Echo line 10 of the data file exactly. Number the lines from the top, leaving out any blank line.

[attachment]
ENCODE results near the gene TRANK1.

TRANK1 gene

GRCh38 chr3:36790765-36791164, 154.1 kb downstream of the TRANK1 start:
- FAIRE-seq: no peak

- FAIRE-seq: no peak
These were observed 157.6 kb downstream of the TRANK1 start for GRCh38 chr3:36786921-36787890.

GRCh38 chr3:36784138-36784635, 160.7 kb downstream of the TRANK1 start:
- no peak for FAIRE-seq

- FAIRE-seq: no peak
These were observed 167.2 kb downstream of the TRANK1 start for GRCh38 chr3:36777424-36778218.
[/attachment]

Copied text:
These were observed 167.2 kb downstream of the TRANK1 start for GRCh38 chr3:36777424-36778218.